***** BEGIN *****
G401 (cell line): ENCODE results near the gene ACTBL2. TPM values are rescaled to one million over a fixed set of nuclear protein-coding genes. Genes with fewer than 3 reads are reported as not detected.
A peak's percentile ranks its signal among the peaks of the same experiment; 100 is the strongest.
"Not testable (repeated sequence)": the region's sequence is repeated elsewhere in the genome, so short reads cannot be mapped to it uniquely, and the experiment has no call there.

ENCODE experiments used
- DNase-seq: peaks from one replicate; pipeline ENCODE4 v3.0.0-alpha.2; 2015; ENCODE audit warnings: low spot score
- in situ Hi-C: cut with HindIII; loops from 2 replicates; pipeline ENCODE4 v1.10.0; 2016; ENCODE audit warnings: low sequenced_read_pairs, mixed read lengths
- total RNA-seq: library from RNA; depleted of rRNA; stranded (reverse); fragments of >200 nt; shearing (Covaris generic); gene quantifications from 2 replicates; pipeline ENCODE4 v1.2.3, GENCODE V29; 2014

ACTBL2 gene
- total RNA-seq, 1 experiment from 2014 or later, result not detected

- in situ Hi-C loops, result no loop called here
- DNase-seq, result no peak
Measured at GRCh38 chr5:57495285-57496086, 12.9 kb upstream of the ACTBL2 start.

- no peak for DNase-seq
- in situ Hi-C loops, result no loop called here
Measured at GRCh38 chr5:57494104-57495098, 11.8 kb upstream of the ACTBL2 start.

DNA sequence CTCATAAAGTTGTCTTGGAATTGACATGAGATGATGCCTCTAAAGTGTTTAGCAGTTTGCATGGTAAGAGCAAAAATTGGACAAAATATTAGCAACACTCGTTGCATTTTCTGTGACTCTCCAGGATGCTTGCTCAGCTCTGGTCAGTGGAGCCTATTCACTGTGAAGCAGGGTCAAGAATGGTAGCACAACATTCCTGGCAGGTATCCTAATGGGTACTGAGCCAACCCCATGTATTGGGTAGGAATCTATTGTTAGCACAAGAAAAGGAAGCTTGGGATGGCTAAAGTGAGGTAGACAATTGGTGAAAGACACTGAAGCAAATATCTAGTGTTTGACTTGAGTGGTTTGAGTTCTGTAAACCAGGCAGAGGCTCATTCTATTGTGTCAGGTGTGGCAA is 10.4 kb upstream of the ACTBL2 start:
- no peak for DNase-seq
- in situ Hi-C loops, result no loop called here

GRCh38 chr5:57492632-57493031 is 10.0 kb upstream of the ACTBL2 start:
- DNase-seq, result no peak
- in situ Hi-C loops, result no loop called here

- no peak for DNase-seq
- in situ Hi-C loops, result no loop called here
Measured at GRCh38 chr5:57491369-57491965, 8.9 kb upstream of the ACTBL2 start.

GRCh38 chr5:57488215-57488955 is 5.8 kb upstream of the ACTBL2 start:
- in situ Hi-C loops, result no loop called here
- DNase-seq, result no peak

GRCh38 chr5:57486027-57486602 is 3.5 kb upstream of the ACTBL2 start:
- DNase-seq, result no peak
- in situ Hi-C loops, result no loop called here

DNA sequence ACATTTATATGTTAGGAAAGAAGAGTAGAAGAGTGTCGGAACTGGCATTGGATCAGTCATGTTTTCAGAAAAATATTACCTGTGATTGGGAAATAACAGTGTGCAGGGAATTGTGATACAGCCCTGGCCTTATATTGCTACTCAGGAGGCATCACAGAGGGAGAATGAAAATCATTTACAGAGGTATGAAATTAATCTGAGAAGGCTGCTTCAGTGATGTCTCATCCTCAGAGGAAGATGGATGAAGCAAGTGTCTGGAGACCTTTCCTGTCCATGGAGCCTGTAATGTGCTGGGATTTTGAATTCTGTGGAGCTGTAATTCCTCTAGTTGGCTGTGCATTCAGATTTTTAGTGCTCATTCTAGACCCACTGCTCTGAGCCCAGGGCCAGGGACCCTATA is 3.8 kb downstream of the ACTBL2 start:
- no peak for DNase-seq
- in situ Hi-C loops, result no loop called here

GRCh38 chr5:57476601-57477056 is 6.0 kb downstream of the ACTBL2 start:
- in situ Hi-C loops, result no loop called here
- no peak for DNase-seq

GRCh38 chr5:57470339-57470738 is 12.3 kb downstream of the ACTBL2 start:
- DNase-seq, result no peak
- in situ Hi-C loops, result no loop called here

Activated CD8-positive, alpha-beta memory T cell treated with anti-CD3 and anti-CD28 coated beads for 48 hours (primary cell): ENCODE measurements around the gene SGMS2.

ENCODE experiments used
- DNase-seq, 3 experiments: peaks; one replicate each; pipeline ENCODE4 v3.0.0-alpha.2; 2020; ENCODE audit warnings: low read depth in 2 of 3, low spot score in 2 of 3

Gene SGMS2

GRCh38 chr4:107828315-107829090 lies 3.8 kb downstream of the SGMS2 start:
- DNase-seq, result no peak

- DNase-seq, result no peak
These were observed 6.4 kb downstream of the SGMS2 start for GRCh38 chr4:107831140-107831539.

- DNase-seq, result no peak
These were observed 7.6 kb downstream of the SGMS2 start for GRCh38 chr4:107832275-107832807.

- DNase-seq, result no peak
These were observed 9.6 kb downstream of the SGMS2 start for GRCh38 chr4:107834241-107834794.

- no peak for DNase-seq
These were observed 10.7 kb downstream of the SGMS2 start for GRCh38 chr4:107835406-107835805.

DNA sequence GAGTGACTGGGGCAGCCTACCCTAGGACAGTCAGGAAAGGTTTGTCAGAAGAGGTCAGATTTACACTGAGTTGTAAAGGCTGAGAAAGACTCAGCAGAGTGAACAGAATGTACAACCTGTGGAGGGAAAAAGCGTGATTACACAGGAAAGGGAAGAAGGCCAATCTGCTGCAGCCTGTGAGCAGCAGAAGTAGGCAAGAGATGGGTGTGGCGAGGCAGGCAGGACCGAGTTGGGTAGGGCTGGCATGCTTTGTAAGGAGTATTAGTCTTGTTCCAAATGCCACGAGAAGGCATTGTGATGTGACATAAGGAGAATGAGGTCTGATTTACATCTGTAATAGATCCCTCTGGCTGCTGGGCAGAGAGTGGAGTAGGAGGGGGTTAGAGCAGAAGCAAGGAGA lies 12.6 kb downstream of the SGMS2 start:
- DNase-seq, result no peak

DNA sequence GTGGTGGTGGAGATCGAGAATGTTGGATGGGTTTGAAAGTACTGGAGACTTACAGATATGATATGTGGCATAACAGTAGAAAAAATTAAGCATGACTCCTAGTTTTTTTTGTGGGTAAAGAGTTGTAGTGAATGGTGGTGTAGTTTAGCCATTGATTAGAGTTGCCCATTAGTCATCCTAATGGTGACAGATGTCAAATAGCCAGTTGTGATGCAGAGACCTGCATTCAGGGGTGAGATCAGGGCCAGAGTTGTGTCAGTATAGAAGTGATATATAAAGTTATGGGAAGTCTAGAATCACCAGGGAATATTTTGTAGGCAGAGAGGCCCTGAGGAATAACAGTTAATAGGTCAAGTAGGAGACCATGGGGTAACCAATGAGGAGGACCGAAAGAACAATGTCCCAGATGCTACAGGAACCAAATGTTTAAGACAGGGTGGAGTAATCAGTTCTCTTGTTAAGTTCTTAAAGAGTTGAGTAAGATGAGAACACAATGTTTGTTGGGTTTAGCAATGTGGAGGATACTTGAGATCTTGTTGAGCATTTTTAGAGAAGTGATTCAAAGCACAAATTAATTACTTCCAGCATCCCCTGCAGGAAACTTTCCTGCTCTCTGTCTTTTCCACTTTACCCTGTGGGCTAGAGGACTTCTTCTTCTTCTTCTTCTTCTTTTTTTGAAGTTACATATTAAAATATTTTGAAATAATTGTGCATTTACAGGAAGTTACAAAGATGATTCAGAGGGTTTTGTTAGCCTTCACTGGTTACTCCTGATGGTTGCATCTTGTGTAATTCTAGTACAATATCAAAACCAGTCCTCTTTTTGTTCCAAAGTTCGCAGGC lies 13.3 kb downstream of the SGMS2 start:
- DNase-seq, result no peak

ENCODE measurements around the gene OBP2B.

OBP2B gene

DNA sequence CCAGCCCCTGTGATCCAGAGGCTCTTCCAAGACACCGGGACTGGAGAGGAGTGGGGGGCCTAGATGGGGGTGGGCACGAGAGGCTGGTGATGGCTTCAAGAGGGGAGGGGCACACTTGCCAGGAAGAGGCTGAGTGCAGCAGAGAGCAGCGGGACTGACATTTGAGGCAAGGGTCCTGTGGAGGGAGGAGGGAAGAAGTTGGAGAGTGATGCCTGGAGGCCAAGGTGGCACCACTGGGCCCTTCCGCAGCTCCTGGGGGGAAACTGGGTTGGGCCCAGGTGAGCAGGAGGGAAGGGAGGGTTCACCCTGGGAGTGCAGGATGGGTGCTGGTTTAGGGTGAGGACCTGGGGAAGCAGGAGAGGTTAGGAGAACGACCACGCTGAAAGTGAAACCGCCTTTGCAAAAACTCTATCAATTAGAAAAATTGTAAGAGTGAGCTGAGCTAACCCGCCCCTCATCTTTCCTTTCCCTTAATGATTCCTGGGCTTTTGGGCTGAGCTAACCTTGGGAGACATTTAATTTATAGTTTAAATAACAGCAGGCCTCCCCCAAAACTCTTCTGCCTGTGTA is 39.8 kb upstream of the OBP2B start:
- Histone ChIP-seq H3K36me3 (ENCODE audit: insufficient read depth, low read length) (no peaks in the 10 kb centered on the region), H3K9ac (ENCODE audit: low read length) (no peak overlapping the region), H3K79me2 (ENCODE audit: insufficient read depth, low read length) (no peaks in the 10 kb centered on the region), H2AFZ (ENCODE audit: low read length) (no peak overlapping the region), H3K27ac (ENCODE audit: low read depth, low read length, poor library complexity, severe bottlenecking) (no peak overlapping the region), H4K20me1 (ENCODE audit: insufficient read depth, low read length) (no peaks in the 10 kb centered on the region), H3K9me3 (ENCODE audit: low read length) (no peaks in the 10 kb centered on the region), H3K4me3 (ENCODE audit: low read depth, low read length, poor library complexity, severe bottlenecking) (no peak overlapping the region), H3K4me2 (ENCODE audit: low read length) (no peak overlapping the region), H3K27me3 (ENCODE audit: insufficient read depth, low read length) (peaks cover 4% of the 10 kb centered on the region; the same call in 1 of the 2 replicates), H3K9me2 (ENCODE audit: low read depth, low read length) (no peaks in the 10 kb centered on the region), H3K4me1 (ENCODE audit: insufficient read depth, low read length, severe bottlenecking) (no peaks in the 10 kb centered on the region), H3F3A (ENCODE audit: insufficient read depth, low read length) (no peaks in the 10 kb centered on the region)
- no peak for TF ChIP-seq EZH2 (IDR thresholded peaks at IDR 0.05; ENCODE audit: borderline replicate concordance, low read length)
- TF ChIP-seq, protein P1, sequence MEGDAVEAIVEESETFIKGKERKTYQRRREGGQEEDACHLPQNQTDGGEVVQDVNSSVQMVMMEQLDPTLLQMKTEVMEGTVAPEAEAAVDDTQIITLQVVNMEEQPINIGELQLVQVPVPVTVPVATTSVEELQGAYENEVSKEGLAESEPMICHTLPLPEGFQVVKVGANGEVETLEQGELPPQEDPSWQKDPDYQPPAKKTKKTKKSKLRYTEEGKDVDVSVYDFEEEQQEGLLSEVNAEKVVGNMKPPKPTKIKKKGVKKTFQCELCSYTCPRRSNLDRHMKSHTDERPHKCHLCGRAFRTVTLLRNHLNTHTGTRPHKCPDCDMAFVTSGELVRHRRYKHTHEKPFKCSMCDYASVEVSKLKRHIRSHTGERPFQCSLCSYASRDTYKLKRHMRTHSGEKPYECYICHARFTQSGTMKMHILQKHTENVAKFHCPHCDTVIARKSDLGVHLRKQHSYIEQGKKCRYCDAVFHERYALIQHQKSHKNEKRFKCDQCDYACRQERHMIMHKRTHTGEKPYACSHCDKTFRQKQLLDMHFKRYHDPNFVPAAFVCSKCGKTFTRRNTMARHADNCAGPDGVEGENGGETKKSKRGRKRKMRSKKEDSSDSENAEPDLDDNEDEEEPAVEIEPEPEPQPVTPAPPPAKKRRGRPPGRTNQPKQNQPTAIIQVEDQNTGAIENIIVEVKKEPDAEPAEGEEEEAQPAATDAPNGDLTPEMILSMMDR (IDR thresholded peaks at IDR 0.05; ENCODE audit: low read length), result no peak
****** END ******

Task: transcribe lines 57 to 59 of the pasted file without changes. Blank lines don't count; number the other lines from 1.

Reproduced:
- DNase-seq, result no peak

ENCODE measurements around the gene OBP2B.

OBP2B gene